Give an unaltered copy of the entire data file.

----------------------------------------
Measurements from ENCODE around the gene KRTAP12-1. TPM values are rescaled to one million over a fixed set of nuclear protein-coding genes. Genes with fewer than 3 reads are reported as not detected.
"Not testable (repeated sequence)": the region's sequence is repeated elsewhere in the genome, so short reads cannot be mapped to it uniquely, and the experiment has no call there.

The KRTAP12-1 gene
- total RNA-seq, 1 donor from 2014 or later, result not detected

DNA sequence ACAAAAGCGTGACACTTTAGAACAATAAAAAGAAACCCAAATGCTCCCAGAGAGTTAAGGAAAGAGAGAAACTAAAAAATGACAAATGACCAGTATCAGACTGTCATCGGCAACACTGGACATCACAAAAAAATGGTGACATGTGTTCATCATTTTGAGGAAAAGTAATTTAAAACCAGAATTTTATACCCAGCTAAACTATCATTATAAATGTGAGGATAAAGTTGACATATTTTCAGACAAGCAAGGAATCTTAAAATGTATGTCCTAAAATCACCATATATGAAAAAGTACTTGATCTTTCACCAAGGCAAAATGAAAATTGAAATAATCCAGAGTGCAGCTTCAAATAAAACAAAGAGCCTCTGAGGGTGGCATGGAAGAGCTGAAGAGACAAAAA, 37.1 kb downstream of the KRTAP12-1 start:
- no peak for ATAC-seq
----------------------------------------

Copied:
Measurements from ENCODE around the gene KRTAP12-1. TPM values are rescaled to one million over a fixed set of nuclear protein-coding genes. Genes with fewer than 3 reads are reported as not detected.
"Not testable (repeated sequence)": the region's sequence is repeated elsewhere in the genome, so short reads cannot be mapped to it uniquely, and the experiment has no call there.

The KRTAP12-1 gene
- total RNA-seq, 1 donor from 2014 or later, result not detected

DNA sequence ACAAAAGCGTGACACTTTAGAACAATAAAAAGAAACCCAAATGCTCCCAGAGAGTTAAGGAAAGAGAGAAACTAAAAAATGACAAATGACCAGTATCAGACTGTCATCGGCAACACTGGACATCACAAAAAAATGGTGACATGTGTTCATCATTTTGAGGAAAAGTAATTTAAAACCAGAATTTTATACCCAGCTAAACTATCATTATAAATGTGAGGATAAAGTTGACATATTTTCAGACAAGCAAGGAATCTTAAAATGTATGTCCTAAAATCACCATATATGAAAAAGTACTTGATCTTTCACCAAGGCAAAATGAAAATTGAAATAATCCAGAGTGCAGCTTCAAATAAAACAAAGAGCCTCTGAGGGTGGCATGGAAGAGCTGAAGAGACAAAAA, 37.1 kb downstream of the KRTAP12-1 start:
- no peak for ATAC-seq